G’day and Saludos! Welcome to our new blog that will bring you along with us on an academic and practitioner journey of collaboration, exploration, and creation of a new United Nations Women guidance publication that seeks to support current and future evaluation efforts. Drs. Anne Stephens from the Cairns Institute at James Cook University in North Queensland, Australia) and Ellen D. Lewis from the University of Hull’s Center for Systems Science have partnered with Shravanti Reddy, Evaluation Specialist with the UN Women’s Independent Office of Evaluation.
So what is our intention for our work and this blog? We would like to create a conversation and platform where we can discuss our emerging ideas, reflect with you on our field pilots and contribute to the ever growing discourse and body of knowledge in the fields of systems science, evaluation, gender and development and feminist theories.
Why is this still a topic worth exploring? To date, not one country has achieved gender equality (United Nations Development Program, 2013a). On the day he was elected in 2015, Canadian Prime Minister Justin Trudeau was asked the following question by a reporter: “…you said it was important to you to have a cabinet that was gender-balanced, why was that so important…?” He responded, “Because its 2015” (CBC Radio Canada, 2015).
As some background, Gender Equality and the Empowerment of Women (GEEW) has been promoted by the UN Women Independent Evaluation Office (IEO) since its inception. However, guidance and practice on how to implement such an approach in evaluation has been a key gap in the evaluative literature. In the past, the IEO has partnered with the United Nations Evaluation Group (UNEG) and other groups to develop methodological guidance in this area for practitioners that has resulted in useful resources for not only UN Women, but also the larger evaluation community.
As interest and understanding of the need to integrate GEEW in evaluation is growing, practice is also improving. This is further strengthened by the centrality of GEEW within the 2030 Sustainable Development Goals (SDGs) agenda and a more concerted focus on the role of evaluation in assessing equitable progress towards these global targets, including prevention or reduction of gender inequalities.
Week 1 in New York City
What an amazing and exciting first week in NYC. The weather has been perfect (although for the Australian from the tropics, it is a bit chilly).
Day one (the day we arrived) we attended a launch event “No one left behind: Evaluation SDGs with an equity-focused and gender-responsive lens” of the UN SDGs hosted by multiple organizing agencies (i.e. UN Women, UNICEF). It was a diverse group of maybe 50-60 practitioners, Non-Governmental Agencies (NGOs, aka non-profits/charities) staff, evaluators, academics, and parliamentarians (aka politicians). It was a sponge afternoon, as we absorbed a whole new culture full of acronyms, faces, accents, organizations and global realities. We were grateful for the short two-hour length of the launch event, it gave us time to catch up with the rotation of the earth as compared to the speed of our spinning minds! The room was alive with activists who earnestly hoped to contribute to a better world that works for everyone.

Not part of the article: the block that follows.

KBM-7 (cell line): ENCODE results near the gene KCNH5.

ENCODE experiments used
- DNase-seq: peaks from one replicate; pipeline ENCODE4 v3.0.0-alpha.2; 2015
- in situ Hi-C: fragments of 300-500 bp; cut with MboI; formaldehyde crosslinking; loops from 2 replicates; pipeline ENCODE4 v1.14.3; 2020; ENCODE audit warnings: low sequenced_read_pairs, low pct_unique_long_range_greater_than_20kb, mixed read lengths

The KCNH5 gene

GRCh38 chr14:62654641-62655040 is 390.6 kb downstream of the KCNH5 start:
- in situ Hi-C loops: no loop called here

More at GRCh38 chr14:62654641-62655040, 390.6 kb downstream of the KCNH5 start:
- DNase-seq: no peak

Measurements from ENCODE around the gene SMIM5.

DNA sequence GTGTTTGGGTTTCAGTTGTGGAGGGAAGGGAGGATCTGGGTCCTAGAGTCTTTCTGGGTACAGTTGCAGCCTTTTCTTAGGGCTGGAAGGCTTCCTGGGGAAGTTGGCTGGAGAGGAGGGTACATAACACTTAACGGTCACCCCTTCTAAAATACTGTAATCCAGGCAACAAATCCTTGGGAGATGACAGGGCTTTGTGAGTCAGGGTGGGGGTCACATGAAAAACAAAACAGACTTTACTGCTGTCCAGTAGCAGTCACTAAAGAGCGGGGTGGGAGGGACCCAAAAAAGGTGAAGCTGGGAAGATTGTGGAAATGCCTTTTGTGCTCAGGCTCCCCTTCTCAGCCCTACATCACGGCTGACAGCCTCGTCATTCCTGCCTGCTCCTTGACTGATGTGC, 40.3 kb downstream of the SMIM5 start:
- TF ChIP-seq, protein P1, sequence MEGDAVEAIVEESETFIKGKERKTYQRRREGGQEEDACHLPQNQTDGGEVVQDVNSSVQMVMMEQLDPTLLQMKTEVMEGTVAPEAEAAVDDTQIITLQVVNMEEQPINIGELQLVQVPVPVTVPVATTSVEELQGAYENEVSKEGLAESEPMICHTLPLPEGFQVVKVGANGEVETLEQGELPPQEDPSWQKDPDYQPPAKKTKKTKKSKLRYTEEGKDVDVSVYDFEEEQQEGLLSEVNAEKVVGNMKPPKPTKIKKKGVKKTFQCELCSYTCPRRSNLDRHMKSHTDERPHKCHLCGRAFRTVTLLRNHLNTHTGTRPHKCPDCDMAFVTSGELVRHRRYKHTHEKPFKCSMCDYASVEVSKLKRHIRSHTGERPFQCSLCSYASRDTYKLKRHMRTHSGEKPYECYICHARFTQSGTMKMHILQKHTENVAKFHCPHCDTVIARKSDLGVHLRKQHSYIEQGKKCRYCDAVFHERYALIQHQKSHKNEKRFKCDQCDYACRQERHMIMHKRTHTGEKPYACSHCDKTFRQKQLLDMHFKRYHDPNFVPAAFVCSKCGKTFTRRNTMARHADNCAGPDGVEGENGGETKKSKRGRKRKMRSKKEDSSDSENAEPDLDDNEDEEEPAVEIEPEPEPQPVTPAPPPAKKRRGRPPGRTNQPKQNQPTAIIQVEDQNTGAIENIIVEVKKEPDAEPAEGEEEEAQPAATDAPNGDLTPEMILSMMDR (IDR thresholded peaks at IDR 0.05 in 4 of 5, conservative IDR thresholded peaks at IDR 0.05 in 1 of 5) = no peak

Days two and three were Technical Seminars: “Towards an Equity-focused and Gender-responsive framework to evaluate the SDGs”, which included panels of experts and break out sessions to deepen the conversations. We captured some of the comments from the panelists (apologies for typos and grammatical faux pas I was using a cell phone to post) and posted them on Ellen’s Twitter and Anne’s Twitter . What really became profoundly evident, was that Anne’s Feminist Systems Thinking theoretical framework she created for her PhD dissertation back in 2009, was now poised to support the SDGs ideals of leaving ‘no one left behind’. The conversations and presentations we listened to that afternoon indicated an increased focus (and hopefully action) on dealing with complexity and using a systems approach to tackle the worlds must pernicious problems. Ideals of using both quantitative and qualitative data to tell the story (select appropriate method/ologies), prioritize the inclusion of marginalized populations (voices from the margins), the obligation of every country to fight climate change (incorporate the environment within research/actions), insist on gender equality as a clear means to mitigate social and economic inequality worldwide (adopt a gender sensitive approach) to achieve the SDGs by 2030 through sustainable social change (undertake research/action that promotes plurally desirable and sustainable social change) (Stephens, 2015). This first week of seminars and discussions also reinforced that Ellen’s doctoral research (which used Anne’s theoretical framework and operationalized it into a method/tool in a development context in Nicaragua) had an opportunity to support the SDGs in building local capacity to significantly contribute to the evaluation process and allow for emergence of new information, indicators and data.
Our goal is to keep you informed as we progress and link this blog to our accompanying discussion forum at Feminist Evaluation (you will need to register to contribute). We welcome and actively seek your voice too.
Stephens, A. (2015). Ecofeminism and Systems Thinking. Routledge. New York.
*All our comments and opinions are our own and not of UN Women, University of Hull or James Cook University.